Bill allows non-banks to issue stablecoins and bans algorithmic coins for two years

WASHINGTON — Nearly finalized legislation between Democrats and Republicans on the House Financial Services Committee would authorize the Federal Reserve to license non-bank stablecoin issuers and introduce a two-year moratorium on algorithmic stablecoins.

House lawmakers have been working behind the scenes for months to create a bipartisan legislative framework for stablecoins, a type of digital asset designed to maintain a constant value to facilitate cryptocurrency transactions.

The latest draft is the product of weeks of back-and-forth between Democrats and Republicans. The legislative text, reviewed by American Banker on Tuesday evening, was drafted by the office of House Financial Services Speaker Maxine Waters, D-Calif., and reflects negotiations with Ranking Member Patrick McHenry, RN.C.

Rep. Maxine Waters, a Democrat from California and chair of the House Financial Services Committee, speaks with Rep. Patrick McHenry, a Republican from North Carolina and a ranking member. A stablecoin bill negotiated between McHenry and Waters has been reviewed by American Banker.

Andrew Harrer/Bloomberg

It’s still unclear if McHenry will support the latest project. Representatives for McHenry and Waters did not immediately respond to a request for comment, but McHenry told Politico he was “cautiously optimistic” a deal could be reached by the end of the 117th Congress.

Under the bill, a “payment stablecoin” would be defined as a digital asset “that is or is designed for use as a means of payment or settlement” where a stablecoin issuer would be “obligated to convert, redeem or to redeem for a fixed amount of monetary value.” Stablecoins must also maintain “a reasonable expectation that they will maintain a stable value”.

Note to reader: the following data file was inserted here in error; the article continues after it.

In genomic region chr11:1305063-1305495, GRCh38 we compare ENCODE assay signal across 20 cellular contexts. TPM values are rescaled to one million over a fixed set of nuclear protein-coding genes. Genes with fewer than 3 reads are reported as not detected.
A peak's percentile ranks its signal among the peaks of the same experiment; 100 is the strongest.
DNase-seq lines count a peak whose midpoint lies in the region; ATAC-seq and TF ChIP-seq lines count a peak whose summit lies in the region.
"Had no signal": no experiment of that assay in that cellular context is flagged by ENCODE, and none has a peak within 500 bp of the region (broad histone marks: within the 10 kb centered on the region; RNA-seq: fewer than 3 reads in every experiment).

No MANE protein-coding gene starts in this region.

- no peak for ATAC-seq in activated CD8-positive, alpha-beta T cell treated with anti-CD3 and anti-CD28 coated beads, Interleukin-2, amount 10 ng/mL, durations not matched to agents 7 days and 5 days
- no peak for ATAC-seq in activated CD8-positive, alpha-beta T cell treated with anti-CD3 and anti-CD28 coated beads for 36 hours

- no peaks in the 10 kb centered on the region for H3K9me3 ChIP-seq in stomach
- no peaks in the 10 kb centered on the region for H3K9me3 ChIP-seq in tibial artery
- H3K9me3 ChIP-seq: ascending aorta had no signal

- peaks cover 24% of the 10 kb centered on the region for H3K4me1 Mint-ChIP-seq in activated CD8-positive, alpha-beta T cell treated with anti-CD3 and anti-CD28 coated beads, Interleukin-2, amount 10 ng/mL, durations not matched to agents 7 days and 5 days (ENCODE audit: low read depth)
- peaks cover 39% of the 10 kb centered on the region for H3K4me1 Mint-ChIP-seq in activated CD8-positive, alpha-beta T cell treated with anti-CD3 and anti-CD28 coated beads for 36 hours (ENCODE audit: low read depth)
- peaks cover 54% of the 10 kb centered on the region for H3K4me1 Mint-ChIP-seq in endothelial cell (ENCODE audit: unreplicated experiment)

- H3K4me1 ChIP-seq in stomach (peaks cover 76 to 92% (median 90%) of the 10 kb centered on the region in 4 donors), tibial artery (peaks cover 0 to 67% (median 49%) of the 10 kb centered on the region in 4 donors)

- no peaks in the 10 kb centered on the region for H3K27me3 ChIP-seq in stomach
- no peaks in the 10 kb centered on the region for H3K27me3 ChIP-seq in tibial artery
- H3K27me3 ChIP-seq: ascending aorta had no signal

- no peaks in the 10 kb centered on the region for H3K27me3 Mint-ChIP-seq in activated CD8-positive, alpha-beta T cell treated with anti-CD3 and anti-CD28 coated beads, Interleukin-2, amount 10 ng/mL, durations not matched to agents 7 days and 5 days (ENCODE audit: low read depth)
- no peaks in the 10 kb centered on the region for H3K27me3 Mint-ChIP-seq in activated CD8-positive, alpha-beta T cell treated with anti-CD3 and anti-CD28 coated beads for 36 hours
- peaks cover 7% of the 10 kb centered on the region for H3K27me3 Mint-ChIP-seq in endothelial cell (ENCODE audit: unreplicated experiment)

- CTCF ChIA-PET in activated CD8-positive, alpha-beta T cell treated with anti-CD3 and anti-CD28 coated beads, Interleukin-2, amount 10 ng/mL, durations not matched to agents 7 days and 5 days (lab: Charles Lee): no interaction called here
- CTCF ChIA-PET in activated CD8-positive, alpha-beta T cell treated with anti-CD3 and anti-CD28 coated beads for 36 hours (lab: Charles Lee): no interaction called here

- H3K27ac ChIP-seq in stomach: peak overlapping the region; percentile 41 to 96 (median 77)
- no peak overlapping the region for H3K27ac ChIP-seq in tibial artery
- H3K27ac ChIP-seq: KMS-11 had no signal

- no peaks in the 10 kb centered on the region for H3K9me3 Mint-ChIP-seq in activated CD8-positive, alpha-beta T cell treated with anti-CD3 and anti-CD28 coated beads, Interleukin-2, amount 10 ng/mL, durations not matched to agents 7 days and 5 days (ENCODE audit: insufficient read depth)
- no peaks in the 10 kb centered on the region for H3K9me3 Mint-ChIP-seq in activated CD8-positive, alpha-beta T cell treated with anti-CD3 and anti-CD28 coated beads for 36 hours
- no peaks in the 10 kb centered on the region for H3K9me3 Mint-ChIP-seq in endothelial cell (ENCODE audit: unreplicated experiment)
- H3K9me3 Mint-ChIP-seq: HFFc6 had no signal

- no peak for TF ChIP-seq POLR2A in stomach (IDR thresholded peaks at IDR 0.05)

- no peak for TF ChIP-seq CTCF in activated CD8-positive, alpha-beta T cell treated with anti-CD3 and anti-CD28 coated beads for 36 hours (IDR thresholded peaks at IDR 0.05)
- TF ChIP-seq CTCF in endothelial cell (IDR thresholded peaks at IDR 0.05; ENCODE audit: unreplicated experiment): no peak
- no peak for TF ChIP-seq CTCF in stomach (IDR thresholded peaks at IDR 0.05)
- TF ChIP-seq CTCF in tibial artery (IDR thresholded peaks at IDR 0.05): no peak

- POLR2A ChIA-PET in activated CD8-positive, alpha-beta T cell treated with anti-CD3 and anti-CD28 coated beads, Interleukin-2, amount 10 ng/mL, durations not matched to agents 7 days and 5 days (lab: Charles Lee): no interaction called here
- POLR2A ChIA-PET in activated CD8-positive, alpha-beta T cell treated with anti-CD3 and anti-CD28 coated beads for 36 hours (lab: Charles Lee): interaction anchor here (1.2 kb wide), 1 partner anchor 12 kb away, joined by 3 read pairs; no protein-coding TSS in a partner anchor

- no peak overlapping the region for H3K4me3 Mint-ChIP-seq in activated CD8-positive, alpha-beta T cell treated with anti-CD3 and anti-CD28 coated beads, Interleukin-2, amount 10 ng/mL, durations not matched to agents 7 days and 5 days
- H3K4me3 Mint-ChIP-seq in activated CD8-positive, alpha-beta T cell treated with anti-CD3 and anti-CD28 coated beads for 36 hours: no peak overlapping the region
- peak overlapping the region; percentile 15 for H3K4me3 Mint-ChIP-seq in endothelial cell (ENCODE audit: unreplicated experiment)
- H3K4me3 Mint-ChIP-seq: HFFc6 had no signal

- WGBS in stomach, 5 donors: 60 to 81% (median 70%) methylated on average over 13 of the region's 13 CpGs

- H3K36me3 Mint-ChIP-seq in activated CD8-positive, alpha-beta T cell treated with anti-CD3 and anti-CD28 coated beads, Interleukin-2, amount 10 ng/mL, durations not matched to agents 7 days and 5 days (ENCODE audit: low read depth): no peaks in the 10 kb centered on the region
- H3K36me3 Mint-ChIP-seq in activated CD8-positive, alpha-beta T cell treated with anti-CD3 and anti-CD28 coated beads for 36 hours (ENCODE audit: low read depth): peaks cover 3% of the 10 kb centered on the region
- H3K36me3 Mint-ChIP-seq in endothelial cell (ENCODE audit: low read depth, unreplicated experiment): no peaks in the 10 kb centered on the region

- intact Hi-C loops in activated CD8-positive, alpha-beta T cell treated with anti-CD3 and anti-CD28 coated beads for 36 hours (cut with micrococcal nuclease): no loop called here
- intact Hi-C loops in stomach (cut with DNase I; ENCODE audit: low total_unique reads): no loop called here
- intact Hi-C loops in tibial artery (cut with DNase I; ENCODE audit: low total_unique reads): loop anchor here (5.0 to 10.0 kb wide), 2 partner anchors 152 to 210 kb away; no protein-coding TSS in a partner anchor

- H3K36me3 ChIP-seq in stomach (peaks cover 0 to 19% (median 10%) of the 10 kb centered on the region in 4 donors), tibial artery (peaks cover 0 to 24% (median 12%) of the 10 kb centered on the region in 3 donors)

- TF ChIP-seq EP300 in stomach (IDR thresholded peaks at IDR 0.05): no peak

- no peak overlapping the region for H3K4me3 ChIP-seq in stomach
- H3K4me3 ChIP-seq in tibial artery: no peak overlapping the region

In a likely win for the fintech sector, noncustodial institutions will have the opportunity to apply for a stablecoin license from the Federal Reserve — an application process that will be public and subject to comment. Banks, for their part, will be allowed to own stable subsidiaries that would be regulated by their existing supervisors.

As Previously reported, the regulatory regime envisioned by lawmakers will require all stablecoin issuers to maintain reserves on an individual basis. The bill would allow issuers to use U.S. currency, treasury bills with a maturity of 90 days or less, 7-day repurchase agreements backed by treasury bills, and reserve deposits of the central bank.

One of the most controversial elements of the bill for Republicans will be its harsh treatment of algorithmic stablecoins, a subgroup of digital assets that gained considerable notoriety when the TerraUSD crypto project collapsed in May. TerraUSD had used an algorithm to try to maintain its peg to the US dollar.

Under the bill, it would be illegal to issue “endogenously backed stablecoins” in the United States for two years. The Treasury Department will be authorized to conduct a study of algorithmic coins, working with regulators from the Federal Deposit Insurance Corp., Office of the Comptroller of the Currency, Federal Reserve, and Securities and Exchange Commission.

American banker Previously reported that the legislation’s treatment of algorithmic stablecoins was a flashpoint between Democratic and GOP policymakers. Another area of ​​disagreement concerned consumer protections for digital wallets, where consumers and institutions hold crypto. The most recent version of the bill contains no reference to digital wallets.

The project also authorizes the Federal Reserve to conduct a study on “the impact of a U.S. central bank digital currency,” better known as the digital dollar. However, the legislation does not allow the Fed to create a CBDC. The Treasury Department last week published a report on digital assets that seemed to make the case for a digital currency while stopping short of ordering the Fed to do so.

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